Academic Use of Probate
The completion of the North East Inheritance catalogue of the Durham probate records unlocks the research potential of some 150,000 documentary records for 75,000 individuals who lived and owned property in the north-east between the early 16th century and the mid-19th century.
From a subset of all merchants in County Durham and Northumberland between 1600 and-1649 (152 records), a subset of all persons living in Durham city and Newcastle city (1268 records) is subtracted; resulting in a third subset of 17 merchants operating outside the two cities in this period.
Selecting Probate Records
Formerly, in order to make effective use of probate records, whether of a town or of a particular socio-economic group, researchers would have had to spend long periods consulting a series of incomplete and antiquated indexes to build such thematic subsets and then still more time to extract the required information from each original record.
'Thirty years ago researching the probate evidence for industrialising Whickham c.1500-1760 was a mammoth task. Weeks' work sifting, then a long wait while documents were microfilmed (at considerable expense) before work could begin. The new catalogue is a remarkable advance, especially for researchers working at a distance. The benefits will be enormous.' Keith Wrightson, Randolph W. Townsend Jr. Professor of History at Yale University.
Now, however, the catalogue allows searches to be quickly made across a number of personal data fields (address, occupation, status) and also document details (date, type, monetary values). Many of these details were not formerly indexed until now, and the use of controlled forms of place names using modern spellings allows comprehensive datasets to be selected with more confidence. There is also the facility to combine multiple subsets of records in simple ways to further focus a dataset upon a particular group or theme. An image of each one of these records may then be viewed online, or downloaded to be viewed or printed later as required.
'In a Ph.D. project investigating the ownership of ships and working river craft in a relatively restricted area such as the lower River Tyne, access to a database which allows the relevant probate inventories to be identified is invaluable. Previously, a laborious search of the probate indexes was required followed by a prolonged examination of documents, many of which proved to be irrelevant. The database provides an excellent facility that both validates inventories which have already been studied, and identifies others which are worthy of further, more detailed study.' Peter Wright.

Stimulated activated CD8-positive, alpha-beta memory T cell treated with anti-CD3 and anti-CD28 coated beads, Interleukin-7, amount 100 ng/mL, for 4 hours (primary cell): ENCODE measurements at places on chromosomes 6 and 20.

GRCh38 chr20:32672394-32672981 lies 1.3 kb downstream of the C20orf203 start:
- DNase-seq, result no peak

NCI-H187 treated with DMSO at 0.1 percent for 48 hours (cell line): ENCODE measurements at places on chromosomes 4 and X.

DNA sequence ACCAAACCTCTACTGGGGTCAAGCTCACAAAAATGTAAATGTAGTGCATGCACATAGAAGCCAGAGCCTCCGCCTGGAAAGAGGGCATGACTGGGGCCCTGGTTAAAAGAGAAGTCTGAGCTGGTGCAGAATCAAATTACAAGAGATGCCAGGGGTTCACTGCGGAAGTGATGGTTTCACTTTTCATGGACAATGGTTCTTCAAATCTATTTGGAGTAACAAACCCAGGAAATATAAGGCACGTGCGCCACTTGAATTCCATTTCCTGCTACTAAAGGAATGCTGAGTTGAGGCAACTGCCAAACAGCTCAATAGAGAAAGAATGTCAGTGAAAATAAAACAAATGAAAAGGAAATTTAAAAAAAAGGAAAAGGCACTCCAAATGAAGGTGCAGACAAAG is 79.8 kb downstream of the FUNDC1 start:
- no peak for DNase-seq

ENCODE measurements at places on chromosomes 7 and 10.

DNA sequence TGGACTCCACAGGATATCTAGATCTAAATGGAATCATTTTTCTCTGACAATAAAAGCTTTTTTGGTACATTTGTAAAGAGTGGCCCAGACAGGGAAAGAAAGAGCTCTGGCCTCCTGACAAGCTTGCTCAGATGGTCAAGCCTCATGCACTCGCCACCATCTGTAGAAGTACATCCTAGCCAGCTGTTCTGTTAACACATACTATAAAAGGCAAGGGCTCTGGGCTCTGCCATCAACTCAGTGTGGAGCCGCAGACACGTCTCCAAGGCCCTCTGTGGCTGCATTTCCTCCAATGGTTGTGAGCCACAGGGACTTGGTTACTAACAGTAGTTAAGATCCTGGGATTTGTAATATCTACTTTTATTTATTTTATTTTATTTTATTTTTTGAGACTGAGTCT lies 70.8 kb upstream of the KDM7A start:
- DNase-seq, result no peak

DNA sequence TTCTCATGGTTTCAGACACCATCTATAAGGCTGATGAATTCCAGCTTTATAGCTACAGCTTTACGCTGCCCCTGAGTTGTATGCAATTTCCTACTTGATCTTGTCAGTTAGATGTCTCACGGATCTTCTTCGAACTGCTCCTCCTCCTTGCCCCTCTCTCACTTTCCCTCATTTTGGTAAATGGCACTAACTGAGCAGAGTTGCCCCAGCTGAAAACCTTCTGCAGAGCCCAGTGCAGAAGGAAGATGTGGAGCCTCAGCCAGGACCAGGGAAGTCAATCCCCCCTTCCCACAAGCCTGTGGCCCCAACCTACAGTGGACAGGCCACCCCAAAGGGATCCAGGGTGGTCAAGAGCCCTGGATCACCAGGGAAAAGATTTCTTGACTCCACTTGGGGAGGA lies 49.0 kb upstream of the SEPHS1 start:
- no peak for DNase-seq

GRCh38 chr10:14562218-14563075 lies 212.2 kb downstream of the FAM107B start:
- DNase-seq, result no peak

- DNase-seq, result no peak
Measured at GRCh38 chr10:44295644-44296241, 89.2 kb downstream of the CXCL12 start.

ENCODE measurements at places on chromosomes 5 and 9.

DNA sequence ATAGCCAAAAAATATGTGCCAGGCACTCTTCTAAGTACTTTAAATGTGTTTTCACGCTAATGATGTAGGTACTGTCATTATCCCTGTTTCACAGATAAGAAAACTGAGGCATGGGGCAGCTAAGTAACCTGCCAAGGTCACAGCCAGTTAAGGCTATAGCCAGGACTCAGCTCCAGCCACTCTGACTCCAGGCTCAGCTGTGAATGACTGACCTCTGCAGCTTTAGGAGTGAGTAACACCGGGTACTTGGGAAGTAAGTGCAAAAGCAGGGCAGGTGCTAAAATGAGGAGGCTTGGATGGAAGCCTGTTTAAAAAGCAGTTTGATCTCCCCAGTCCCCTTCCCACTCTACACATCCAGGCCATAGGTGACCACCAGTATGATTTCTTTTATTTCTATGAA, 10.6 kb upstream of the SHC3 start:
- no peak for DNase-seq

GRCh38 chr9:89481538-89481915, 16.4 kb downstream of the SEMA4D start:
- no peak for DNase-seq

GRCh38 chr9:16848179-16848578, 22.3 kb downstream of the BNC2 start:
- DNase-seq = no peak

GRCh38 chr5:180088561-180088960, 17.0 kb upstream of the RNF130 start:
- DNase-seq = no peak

These subsets can also be expressed in a number of template reports or downloaded as data files for more extended use by the researcher.
A report listing by parish the 17 merchants (1600-1649) living outside Durham city and Newcastle.
Another report on the same subset, this time tabulating the different inventory values by parish.
The catalogue data is held in XML, which maximises the opportunities to exploit the data in other contexts, for further analysis and incorporation within other projects or alongside other datasets available in XML.
A graph demonstrating firstly the significant decrease in the number of inventories surviving in the collection from c.1680, after which date inventories may only have been exhibited to the probate court upon citation. The graph also reveals a stable level of intestacy for much of the period. The dip in the 1650s was caused by a hiatus in the court's function during the Commonwealth period.
Subsets of records might be mapped in a number of ways and combined with other geographical datasets to offer new perspectives on the data. In this case a subset of persons with glass trade occupations has been displayed on a satellite photograph of part of the Northumbrian River Basin area in Google Earth in order to demonstrate the component resources of this industrial activity: access to coal for the furnaces and to shipping for import of sand and fire-clay and export of manufactures. This is a good example of an industry that in the 17th century took advantage of the dynamics of an already vigorous coal trade south into London and east into Europe.
The probate records of the region have long been considered a valuable primary source for historical research. The evidence they contain has frequently supported academic theses of regional and national scope, as well as more narrowly focused urban and industrial analyses. Nevertheless, these studies have only scratched the surface of the research potential of these records: it is anticipated that the North East Inheritance catalogue, by rendering all of these records accessible to researchers online and in a form that facilitates sophisticated analysis as well as individual document study, represents a great opportunity both for researchers who are already familiar with the probate collection and for those new to the field. The Special Collections staff will of course be happy to support this work in any way we can, and researchers whose needs are not answered by the online facilities may contact us through the website.